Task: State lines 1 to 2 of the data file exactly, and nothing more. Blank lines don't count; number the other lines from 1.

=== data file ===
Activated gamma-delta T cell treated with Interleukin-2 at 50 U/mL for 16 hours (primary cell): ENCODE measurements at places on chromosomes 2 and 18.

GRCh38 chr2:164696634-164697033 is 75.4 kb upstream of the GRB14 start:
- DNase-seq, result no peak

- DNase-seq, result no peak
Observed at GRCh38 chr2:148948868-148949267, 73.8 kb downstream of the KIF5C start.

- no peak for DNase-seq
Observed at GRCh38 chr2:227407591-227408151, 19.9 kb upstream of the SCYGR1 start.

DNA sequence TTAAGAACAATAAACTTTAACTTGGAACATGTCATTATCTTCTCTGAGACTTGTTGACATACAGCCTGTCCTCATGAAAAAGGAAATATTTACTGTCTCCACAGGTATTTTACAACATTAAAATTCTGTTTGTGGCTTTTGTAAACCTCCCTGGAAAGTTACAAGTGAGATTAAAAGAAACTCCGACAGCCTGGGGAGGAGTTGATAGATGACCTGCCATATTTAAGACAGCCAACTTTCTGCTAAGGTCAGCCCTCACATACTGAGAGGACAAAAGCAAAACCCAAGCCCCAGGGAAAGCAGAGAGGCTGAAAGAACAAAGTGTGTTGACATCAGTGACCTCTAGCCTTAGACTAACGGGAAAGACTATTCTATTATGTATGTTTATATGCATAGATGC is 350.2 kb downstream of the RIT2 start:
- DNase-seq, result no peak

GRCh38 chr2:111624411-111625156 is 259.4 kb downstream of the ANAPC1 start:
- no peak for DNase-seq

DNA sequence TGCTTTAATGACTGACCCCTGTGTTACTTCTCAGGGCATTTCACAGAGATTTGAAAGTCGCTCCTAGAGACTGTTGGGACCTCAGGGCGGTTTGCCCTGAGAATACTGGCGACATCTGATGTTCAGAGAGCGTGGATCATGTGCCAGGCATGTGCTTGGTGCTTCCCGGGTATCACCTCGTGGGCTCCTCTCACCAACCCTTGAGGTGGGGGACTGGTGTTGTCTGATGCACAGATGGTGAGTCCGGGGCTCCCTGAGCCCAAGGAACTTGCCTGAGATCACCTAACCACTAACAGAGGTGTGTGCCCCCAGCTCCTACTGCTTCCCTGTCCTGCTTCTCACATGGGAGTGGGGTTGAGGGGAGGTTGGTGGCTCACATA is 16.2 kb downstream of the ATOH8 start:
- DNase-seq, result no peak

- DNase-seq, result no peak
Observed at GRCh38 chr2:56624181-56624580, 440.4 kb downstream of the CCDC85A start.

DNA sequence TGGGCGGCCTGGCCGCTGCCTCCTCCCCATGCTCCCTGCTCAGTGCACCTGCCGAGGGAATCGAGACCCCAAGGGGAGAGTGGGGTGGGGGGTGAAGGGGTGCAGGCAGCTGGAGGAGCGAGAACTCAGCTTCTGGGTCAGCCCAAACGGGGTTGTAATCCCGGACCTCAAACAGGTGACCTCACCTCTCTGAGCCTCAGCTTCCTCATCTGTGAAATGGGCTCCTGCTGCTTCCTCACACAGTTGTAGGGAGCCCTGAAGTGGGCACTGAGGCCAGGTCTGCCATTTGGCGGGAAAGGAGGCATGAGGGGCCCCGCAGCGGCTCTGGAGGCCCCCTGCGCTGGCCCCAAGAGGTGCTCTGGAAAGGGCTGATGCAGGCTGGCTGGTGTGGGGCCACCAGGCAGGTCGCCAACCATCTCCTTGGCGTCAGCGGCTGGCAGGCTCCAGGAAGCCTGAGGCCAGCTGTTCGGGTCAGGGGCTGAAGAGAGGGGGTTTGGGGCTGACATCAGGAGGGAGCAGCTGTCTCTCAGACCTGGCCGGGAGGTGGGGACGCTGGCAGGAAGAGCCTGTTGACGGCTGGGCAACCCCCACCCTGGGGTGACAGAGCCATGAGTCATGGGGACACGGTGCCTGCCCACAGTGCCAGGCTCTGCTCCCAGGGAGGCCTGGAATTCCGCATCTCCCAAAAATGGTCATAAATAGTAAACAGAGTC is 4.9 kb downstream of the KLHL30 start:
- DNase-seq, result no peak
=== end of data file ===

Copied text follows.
Activated gamma-delta T cell treated with Interleukin-2 at 50 U/mL for 16 hours (primary cell): ENCODE measurements at places on chromosomes 2 and 18.

GRCh38 chr2:164696634-164697033 is 75.4 kb upstream of the GRB14 start: